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Animal rescue network honors the homeless

EN Photo / Sebastian Gonzalez

[Best_Wordpress_Gallery id=”37″ gal_title=”Gulf Coast Humane Society 2016″]
The International Homeless Animal Day, hosted by the Gulf Coast Humane Society, took place on Aug. 20 in Downtown Fort Myers. The Society celebrated by bringing together 13 of the most important animal organizations that fight every day for animal rights and dignity in Florida.
The event was planned as a candlelight vigil to honor animals who never found a home in our community, and were euthanized over the last year due to pet overpopulation.
Organizations such as the Boxer Rescue Angles of Florida, Helping Paws Animal Sanctuary, Working Dogs Rescue Academy, and the Southwest Florida German Shepherd Rescue shared their time with prospective foster parents and spectators to help raise awareness for animal rights.
The high energy of the organizers, attendees, and of course their furry friends, made the event more joyful than expected by some.
Local rescue entities and wildlife organizations took part in the event by setting up tables with information and sharing their rescue stories with the Fort Myers public.
One of those stories came from Erik Hoffer and his wife, Diane, who ran one of the busiest tents of the evening – the Southwest Florida German Shepherd Rescue, where a hard-to-ignore pack of German Shepherds sat watching the crowd.
The Hoffers started the Southwest Florida German Shepherd Rescue about nine years ago, but their work to help the community didn’t end there. They also run the Hoffer Family Foundation, which creates a chain of benefits around the animal cause.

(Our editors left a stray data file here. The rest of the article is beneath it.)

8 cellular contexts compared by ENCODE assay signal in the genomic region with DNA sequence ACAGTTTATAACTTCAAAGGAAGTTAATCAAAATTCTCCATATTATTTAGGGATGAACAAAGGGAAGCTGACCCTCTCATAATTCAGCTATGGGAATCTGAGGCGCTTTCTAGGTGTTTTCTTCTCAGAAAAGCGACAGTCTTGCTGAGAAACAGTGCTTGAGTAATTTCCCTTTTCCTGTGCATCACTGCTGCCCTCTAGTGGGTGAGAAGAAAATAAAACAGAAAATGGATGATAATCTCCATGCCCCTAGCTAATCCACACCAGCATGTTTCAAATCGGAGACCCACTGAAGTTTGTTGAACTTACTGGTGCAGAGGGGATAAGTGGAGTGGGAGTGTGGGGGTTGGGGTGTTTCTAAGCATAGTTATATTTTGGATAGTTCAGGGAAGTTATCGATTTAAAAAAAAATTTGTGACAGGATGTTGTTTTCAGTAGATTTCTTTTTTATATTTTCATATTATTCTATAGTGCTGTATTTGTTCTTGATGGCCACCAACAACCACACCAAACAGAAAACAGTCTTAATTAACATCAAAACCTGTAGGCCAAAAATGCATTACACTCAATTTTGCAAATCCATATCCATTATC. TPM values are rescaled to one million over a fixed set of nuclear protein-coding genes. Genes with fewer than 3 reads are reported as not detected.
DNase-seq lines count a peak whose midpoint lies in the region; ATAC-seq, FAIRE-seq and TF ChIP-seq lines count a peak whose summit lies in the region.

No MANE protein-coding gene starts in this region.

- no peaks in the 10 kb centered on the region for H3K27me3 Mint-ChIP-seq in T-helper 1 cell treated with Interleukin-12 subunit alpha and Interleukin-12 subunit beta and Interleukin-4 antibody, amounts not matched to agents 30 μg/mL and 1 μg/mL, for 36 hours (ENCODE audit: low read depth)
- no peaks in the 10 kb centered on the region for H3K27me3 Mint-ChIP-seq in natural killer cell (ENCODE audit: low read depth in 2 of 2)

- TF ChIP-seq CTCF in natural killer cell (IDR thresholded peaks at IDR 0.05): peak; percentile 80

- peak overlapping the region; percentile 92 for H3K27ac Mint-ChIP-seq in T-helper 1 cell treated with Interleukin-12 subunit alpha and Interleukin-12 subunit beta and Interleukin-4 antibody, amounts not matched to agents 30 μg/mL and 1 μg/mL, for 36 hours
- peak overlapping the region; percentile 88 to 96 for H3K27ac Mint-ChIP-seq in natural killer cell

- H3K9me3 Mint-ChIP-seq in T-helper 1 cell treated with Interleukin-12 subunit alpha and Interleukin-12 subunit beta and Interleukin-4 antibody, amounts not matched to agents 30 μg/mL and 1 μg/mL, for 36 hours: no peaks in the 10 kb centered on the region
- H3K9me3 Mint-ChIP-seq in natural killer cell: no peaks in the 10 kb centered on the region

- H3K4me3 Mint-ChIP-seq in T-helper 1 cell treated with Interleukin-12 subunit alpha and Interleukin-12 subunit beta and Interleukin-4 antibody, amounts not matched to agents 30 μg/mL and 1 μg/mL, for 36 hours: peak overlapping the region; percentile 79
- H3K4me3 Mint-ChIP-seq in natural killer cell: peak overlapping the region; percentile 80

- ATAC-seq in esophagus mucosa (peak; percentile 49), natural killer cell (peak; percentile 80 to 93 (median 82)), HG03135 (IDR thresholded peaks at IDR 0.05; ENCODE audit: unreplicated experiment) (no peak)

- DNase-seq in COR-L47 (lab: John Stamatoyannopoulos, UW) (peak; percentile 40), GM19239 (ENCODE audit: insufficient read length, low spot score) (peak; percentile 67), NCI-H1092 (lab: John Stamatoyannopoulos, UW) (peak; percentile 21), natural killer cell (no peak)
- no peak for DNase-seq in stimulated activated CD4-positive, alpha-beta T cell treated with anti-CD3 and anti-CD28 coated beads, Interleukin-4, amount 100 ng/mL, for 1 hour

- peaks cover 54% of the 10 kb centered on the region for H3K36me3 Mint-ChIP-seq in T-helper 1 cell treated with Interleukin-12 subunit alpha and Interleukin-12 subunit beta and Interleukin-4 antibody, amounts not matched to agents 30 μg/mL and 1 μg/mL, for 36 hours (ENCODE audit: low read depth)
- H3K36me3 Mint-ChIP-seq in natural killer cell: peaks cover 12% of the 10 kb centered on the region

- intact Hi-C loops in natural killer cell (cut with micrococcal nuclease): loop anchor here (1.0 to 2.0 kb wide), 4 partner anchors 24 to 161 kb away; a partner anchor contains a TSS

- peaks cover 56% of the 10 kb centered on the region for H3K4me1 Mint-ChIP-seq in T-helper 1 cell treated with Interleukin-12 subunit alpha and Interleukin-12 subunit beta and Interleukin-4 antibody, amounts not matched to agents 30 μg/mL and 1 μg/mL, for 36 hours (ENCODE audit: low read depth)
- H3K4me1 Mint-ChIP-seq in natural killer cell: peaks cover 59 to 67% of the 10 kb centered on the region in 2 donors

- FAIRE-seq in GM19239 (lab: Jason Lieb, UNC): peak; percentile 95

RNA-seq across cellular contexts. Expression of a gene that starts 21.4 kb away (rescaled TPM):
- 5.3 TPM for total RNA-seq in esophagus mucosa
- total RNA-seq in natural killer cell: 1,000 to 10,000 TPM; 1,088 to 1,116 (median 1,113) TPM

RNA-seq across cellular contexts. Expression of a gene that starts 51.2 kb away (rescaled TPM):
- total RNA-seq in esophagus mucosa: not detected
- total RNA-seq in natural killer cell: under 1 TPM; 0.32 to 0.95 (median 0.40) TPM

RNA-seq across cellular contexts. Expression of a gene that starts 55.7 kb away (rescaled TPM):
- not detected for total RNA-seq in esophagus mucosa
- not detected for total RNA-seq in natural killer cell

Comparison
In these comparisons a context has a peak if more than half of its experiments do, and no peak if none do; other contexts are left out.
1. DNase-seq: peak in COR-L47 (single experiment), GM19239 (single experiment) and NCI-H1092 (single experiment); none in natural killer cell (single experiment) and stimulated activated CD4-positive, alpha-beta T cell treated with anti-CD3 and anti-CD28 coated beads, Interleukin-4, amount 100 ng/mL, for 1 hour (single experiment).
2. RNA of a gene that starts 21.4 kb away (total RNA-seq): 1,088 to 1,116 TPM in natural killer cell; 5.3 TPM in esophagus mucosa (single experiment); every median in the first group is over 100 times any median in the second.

The Hoffers also take German Shepherds in need and train them with basic obedience classes. They improve the physical and mental health of these dogs until they are ready for adoption. The money they receive from the adoption fees, which totals $275, are distributed among the Animal Welfare League of Charlotte County, The Gulf Coast Humane Society, and the Ya Ya Girls Back Pack Kidz which also benefits the Golisano Children’s Hospital.
“We help, on average, 136 German Shepherds a year,” Hoffer said, “So far this year we have found homes for 81.”
German Shepherds dominated the event until Shadow, a Newfoundland, who didn’t miss the chance of getting pet by the crowd, arrived.
A woman commenting on the profound gaze of the Helping Paws Animal Sanctuary’s kittens, didn’t realize that Shadow was right behind her, waiting for her attention. Her hand found Shadow’s snout and she jumped saying: “Ay mi madre!” Later said she’d never seen a dog that big and adorable.
The majority of the organizations that took part in the event came from nearby cities like Punta Gorda, Stuart, and others. Together they act as a network that helps the entire region.
Currently, the Gulf Coast Humane Society is working hard to bring animal protection awareness to Southwest Florida. Their next event, “Paint Your Pet” will take place Aug. 27 at Wine & Design in Fort Myers.

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